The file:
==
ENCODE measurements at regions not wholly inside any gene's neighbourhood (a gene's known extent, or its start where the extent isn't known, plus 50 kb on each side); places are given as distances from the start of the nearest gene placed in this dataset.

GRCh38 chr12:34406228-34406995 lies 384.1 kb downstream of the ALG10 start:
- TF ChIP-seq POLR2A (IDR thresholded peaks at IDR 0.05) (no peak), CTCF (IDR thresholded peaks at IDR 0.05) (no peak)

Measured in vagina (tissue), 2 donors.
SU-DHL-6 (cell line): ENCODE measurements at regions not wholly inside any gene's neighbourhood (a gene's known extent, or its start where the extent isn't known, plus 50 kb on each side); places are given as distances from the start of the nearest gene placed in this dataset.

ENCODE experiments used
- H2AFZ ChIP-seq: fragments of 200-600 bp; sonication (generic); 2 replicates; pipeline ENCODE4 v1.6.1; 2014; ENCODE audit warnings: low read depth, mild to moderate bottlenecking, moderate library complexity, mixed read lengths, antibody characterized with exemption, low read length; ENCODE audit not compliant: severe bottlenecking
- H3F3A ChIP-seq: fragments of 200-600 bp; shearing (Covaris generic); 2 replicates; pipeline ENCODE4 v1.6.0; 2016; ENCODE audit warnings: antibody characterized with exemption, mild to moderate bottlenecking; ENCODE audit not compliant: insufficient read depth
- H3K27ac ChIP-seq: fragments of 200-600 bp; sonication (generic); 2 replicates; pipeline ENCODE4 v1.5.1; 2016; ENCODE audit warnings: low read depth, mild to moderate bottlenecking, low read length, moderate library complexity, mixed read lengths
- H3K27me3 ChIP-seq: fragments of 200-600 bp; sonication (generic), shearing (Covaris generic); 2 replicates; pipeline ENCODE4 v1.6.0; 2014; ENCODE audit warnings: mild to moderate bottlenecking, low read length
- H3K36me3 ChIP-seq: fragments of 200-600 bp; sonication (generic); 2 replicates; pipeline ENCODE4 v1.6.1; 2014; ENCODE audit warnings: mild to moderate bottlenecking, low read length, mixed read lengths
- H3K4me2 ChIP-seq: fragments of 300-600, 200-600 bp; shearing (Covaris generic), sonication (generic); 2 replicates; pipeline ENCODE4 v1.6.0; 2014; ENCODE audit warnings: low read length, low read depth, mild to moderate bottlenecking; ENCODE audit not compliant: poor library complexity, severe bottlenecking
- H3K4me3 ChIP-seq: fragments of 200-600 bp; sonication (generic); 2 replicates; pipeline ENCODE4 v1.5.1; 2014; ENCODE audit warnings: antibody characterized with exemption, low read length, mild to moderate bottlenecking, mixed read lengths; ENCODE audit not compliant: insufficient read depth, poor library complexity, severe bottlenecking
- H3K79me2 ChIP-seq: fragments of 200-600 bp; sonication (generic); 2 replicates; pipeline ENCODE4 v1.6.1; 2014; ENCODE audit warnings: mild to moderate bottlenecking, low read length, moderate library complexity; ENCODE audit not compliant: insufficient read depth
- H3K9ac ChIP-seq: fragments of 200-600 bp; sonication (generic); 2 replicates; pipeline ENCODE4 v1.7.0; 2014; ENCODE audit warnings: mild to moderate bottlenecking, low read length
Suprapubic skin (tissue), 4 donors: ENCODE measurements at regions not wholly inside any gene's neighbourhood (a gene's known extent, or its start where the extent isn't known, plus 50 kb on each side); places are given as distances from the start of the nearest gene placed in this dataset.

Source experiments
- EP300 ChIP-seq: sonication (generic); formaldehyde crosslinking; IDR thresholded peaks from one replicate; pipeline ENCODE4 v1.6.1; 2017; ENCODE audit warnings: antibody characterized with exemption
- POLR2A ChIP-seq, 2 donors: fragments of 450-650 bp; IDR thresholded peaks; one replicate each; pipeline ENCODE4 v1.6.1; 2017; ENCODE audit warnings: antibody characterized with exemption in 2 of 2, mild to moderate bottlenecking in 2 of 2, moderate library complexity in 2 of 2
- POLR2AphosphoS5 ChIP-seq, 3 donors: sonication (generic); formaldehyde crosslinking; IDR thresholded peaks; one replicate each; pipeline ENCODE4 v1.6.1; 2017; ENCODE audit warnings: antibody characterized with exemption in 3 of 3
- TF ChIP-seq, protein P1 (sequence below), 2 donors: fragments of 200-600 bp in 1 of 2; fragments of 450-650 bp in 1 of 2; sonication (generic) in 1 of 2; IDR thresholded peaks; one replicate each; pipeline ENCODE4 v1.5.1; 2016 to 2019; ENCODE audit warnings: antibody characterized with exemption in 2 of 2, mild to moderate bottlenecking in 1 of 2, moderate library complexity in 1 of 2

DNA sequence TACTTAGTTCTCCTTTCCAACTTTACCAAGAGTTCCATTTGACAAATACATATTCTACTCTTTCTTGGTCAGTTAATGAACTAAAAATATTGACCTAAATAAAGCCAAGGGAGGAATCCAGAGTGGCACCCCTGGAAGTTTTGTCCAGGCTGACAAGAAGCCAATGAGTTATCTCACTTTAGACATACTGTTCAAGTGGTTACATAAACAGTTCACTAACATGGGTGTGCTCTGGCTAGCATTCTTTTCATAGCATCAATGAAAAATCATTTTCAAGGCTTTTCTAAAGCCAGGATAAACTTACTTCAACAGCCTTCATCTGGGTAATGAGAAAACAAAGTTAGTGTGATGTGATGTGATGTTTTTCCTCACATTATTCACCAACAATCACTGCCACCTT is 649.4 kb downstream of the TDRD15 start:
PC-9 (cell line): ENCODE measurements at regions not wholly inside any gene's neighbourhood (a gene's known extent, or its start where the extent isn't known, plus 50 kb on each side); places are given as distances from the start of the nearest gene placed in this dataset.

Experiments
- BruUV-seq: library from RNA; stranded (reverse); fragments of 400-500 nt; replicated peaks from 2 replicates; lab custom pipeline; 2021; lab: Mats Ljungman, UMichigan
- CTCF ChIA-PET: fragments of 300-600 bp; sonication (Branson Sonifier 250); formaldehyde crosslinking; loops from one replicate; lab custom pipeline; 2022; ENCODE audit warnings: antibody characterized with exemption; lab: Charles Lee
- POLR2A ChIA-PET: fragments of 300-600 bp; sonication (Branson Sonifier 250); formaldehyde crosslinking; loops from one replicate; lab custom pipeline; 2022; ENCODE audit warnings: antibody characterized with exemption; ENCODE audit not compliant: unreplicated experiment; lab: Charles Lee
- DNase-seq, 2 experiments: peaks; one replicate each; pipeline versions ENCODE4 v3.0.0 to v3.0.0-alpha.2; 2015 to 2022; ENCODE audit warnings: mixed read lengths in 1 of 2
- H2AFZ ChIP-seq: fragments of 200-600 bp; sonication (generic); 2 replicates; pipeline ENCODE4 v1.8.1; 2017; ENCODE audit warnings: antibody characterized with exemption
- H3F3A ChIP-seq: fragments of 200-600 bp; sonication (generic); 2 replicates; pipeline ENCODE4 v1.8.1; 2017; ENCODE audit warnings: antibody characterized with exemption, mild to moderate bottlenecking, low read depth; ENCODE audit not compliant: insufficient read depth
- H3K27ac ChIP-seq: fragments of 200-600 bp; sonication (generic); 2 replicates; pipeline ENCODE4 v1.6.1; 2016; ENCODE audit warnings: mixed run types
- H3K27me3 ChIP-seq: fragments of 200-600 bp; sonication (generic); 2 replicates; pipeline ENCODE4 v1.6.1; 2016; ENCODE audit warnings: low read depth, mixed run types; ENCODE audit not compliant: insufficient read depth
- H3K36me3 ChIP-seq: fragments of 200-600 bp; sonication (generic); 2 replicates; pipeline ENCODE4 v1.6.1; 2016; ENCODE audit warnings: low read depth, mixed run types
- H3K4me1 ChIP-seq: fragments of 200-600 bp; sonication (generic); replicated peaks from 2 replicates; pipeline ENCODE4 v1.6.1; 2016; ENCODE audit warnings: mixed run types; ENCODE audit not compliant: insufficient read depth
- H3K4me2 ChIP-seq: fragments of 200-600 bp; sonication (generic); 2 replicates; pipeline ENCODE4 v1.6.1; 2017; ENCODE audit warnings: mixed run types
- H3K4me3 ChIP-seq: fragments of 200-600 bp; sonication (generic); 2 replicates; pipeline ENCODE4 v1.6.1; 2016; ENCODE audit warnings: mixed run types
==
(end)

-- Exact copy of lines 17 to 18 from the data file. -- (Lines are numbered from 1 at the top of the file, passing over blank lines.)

Source experiments
- EP300 ChIP-seq: sonication (generic); formaldehyde crosslinking; IDR thresholded peaks from one replicate; pipeline ENCODE4 v1.6.1; 2017; ENCODE audit warnings: antibody characterized with exemption